The collaboration between government, business and community organizations includes the National Forest Foundation and National Fish and Wildlife Foundation, all of which contributed funding for a number of projects to restore damaged watersheds. The organizations signed an agreement formalizing their partnership to continue through 2018.
Future projects include plans to restore water to a wetland that had once been drained near Chicago and remove invasive weeds in California’s Angeles National Forest to improve water supplies for residents of Los Angeles and forest wildlife. Other projects including restoring a New Mexico stream, which had been redirected by historic mining activity, to its natural flow to improve water quality and groundwater storage, and rehabbing a stream in the Lake Michigan watershed.
Federal dollars spent on these watershed projects have been matched two-to-one by Coca-Cola, the National Fish and Wildlife Foundation and the National Forest Foundation. The USDA, Coca-Cola and the other organizations did not share information about the cost of any of these projects.
The USDA’s forest service began working with Coca-Cola, NFF and NFWF in 2012 to restore national resources and wildfire-damaged watersheds. The partners rehabilitated steam channels impacted by severe wildfires to provide clean water for the greater Denver areas and returned water to its natural flow through a meadow in California’s Sierra Nevada Mountains, which improved the watershed that supplies the East Bay area.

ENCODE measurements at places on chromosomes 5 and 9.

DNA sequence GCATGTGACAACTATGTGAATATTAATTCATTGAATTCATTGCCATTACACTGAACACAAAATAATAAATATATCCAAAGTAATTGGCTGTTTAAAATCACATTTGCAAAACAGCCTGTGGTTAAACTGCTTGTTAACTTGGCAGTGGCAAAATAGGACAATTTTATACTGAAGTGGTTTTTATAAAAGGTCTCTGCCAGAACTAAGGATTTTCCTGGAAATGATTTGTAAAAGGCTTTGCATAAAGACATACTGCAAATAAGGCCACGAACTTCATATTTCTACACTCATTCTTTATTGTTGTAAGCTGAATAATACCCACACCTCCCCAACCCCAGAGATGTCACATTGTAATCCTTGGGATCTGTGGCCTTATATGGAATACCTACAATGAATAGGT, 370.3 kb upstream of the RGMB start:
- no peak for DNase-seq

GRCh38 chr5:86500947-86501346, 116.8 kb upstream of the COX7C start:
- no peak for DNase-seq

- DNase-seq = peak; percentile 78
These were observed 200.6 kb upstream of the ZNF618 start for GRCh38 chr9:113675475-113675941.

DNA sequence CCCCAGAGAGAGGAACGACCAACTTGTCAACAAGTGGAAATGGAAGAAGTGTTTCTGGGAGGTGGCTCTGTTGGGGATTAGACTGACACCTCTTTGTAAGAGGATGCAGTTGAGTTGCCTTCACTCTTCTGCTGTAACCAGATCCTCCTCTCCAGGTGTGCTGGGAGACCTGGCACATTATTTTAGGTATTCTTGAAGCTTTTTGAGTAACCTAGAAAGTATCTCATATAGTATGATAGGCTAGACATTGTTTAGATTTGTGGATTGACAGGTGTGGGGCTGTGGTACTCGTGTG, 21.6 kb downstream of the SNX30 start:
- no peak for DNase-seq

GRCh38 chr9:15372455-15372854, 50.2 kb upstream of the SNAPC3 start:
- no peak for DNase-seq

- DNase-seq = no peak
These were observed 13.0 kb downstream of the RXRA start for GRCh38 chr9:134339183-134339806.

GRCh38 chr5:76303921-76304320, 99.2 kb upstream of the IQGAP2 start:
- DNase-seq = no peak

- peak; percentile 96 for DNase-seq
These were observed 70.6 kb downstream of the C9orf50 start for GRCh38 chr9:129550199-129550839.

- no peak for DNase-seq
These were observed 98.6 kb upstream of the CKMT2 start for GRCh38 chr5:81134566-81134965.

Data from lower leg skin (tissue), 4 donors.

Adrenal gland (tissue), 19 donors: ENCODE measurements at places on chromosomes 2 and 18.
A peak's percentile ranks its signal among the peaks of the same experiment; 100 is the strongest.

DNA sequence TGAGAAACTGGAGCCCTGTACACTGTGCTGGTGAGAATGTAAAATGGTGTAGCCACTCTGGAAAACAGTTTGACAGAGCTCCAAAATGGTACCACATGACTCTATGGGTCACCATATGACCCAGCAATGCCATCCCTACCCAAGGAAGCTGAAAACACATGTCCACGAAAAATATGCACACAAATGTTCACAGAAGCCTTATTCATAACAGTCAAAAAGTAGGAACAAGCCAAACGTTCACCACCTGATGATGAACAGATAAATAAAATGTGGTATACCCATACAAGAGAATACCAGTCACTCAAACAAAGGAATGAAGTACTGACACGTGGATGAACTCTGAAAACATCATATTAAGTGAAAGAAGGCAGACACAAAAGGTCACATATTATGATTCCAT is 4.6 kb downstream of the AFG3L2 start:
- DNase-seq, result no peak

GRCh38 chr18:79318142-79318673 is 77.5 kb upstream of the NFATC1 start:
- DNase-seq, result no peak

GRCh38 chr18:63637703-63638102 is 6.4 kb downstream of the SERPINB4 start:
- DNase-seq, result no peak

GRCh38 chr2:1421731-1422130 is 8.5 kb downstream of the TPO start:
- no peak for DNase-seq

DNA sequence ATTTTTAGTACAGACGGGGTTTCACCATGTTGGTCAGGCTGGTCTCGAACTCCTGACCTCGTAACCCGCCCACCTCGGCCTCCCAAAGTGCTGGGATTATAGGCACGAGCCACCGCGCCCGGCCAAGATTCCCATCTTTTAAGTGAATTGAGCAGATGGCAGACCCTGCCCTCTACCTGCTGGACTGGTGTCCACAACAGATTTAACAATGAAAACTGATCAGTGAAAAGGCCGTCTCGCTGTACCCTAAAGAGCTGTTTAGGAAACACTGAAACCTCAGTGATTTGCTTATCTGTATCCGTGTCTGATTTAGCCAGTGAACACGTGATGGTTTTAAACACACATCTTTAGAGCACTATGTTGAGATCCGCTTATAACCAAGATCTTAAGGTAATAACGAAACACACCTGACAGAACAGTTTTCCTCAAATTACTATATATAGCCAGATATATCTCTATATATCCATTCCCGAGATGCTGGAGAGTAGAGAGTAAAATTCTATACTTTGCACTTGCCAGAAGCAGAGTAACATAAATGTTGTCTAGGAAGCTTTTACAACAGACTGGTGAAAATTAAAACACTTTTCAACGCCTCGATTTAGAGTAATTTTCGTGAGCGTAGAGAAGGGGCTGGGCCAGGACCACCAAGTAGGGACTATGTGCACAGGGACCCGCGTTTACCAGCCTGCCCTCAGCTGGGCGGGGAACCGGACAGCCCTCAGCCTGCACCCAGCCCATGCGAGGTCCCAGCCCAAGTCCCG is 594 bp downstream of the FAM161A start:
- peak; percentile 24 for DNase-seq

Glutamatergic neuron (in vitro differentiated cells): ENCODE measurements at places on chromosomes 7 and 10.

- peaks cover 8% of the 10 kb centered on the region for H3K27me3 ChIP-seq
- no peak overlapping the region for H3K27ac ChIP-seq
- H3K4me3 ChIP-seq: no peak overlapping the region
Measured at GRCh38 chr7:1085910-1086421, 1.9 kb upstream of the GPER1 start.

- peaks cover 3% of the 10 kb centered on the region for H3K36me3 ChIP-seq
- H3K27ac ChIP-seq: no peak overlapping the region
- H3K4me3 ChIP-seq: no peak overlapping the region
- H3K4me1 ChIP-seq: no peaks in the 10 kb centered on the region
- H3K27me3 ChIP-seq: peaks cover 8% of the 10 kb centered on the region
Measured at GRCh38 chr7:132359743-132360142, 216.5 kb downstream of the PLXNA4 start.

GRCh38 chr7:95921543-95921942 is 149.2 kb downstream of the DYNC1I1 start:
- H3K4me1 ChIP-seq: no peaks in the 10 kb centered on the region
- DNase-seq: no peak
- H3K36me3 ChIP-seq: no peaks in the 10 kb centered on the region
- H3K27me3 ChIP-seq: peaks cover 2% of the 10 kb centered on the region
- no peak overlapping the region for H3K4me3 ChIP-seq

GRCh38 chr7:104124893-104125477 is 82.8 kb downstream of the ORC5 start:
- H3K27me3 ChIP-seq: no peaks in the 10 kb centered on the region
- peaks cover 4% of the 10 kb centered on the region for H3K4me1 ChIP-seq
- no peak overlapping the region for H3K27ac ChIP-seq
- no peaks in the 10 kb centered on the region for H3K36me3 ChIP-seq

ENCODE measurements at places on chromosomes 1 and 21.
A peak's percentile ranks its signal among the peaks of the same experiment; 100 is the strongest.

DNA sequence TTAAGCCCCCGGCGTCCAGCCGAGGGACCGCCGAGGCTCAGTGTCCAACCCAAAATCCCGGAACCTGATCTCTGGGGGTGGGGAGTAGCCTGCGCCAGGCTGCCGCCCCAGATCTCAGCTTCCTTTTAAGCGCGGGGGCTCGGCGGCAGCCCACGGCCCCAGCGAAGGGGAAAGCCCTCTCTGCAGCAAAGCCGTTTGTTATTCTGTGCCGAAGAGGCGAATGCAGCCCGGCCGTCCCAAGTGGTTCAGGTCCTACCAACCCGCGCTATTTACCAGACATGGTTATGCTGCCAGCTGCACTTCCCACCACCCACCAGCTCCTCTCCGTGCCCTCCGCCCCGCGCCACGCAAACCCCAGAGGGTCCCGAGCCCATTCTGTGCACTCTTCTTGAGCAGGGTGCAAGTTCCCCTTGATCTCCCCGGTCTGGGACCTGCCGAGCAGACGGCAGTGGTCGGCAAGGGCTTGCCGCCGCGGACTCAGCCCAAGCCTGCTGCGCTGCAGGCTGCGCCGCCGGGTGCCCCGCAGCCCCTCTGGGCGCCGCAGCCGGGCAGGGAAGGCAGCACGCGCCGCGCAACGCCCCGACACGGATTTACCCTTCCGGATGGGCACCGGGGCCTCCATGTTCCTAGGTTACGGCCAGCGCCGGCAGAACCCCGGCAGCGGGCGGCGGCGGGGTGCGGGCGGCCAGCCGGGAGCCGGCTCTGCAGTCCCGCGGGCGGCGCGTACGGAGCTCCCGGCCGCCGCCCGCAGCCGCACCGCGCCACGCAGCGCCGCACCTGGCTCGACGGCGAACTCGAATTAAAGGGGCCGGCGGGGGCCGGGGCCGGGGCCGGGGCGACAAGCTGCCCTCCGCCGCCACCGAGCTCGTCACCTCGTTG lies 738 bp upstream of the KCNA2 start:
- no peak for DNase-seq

Coca-Cola has a goal to replenish 100 percent of the water used in its beverages and their production by 2020. As part of that goal, Coca-Cola committed in June to improving water efficiency in its manufacturing operations by 25 percent by 2020 compared with its 2010 baseline.
The company also has partnered with WaterAid to provide safe drinking water to one of the poorest suburbs of Burkina Faso’s capital city, Ouagadougou, in western Africa, and in two rural communities in southern Ethiopia.